I think the best way to describe my current understanding of death would be to mention that suffering and demise are inevitable. They should be perceived as the inextricable elements of human life that cannot and should not be eradicated from the natural cycle that each of us has to go through. My view of death also coincides with the outlook presented in Hoelterhoff and Chung’s (2017) article, where it was noted that one should always strive to remain wholesome and accept what is coming to them. I think that one should not give in to death anxiety and continue living a meaningful life while paying attention to how they could make others’ lives better as well. Not only does this represents a great means of reducing suffering, but it also creates opportunities for people to display their attachments and achieve clarity.
Nevertheless, it may also be safe to say that my attitude toward death has transformed significantly since my teenage years because I was too careless to realize the importance of the moment. I have avoided the nature of reality due to my younger age and the lack of experience that could provide me with more insight into death and its role in human life. In the words of Lee (2017), one should appraise mindfulness and spend less time thinking about suffering to detach from unnecessary grief and improve their condition. Now that I grew up, I realized that people have to cultivate compassion and share experiences to build interconnectedness and perceive death as something natural and unavoidable. I see death as the final destination that cannot be assigned to a certain moment in time, meaning that people should think and do good at all times and not just on their deathbeds.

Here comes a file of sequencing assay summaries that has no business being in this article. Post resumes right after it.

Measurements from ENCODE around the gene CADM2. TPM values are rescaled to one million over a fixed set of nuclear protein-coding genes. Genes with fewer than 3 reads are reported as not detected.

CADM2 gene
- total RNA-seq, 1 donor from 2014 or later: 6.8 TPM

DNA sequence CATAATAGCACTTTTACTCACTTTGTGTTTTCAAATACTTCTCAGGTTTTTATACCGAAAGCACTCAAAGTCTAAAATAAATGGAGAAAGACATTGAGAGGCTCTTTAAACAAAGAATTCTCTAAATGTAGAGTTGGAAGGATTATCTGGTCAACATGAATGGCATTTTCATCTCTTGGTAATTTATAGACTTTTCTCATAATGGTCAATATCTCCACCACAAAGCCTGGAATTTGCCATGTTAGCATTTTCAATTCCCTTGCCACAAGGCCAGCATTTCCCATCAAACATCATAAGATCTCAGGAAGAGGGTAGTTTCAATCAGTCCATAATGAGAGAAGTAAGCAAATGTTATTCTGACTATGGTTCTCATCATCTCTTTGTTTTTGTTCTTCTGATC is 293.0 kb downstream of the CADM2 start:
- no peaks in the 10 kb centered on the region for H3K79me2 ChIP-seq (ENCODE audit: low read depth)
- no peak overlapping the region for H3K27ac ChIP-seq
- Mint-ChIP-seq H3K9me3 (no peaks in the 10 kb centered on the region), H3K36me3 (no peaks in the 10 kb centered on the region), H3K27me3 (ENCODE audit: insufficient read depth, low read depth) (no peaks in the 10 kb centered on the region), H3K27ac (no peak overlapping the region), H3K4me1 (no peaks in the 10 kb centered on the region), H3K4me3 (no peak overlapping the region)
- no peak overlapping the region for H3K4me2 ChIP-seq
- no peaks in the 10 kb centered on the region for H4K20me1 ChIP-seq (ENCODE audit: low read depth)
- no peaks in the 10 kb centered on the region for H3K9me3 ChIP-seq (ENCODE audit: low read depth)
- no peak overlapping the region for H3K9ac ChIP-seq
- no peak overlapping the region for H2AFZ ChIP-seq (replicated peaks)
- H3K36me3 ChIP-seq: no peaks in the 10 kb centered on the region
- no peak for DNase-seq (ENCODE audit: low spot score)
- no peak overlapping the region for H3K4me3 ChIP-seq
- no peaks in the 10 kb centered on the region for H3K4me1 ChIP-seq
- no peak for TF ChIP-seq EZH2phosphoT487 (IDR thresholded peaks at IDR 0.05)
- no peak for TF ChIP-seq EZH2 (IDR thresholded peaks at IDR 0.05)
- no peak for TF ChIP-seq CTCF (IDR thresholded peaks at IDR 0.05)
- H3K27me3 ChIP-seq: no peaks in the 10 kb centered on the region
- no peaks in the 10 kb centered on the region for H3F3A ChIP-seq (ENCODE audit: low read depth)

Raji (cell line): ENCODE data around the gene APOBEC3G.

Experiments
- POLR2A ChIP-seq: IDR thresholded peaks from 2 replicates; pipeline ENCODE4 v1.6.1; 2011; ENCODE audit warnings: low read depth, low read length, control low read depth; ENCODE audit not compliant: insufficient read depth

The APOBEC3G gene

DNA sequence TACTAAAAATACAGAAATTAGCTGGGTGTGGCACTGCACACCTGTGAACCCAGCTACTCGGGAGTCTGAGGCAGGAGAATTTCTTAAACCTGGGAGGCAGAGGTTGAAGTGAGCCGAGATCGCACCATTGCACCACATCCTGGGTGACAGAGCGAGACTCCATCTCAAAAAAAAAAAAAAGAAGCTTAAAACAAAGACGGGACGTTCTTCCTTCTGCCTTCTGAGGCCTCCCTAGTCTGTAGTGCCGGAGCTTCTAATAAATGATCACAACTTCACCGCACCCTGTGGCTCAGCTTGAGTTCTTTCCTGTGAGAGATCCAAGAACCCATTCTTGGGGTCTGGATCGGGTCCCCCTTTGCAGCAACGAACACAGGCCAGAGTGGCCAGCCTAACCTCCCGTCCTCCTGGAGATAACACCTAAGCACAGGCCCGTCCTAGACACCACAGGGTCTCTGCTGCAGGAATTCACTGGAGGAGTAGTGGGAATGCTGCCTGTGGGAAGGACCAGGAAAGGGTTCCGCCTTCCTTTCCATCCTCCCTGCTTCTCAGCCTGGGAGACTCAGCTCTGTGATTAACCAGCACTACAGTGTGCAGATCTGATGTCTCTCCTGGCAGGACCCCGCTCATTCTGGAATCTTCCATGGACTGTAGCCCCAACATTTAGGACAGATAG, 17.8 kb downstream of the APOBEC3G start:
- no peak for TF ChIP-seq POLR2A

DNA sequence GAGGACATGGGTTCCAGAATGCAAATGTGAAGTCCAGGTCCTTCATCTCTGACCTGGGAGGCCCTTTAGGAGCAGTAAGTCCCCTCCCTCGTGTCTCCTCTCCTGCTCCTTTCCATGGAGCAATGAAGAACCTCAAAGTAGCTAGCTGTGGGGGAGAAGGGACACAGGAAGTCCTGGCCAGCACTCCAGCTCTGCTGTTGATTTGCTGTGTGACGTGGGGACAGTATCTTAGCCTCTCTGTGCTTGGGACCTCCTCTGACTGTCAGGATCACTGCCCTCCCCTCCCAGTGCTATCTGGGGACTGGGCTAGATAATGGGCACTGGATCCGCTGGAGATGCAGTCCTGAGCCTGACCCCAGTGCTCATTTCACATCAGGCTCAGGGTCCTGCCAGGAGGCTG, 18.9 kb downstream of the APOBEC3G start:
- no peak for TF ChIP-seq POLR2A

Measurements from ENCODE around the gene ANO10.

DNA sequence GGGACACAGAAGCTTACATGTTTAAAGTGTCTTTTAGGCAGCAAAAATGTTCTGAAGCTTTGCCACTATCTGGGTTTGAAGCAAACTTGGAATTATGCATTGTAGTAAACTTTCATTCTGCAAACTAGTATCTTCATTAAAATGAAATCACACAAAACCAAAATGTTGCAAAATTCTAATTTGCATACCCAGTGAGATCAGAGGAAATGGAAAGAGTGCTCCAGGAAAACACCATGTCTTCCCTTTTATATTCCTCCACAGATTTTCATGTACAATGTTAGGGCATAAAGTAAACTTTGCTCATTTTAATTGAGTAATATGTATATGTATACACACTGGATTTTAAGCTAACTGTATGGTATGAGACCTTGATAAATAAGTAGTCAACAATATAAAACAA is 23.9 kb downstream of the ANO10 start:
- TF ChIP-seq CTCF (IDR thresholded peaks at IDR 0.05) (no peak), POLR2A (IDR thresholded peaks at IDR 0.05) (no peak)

Hoelterhoff, M., & Chung, M. C. (2017). Death anxiety resilience: A mixed methods investigation. Psychiatric Quarterly, 88(3), 635-651.
Lee, Y. J. (2017). The difference of the death perception, death attitude and the awareness of biomedical ethics of nursing students according to the completion of bioethics education. Journal of the Korea Bioethics Association, 18(2), 95-109.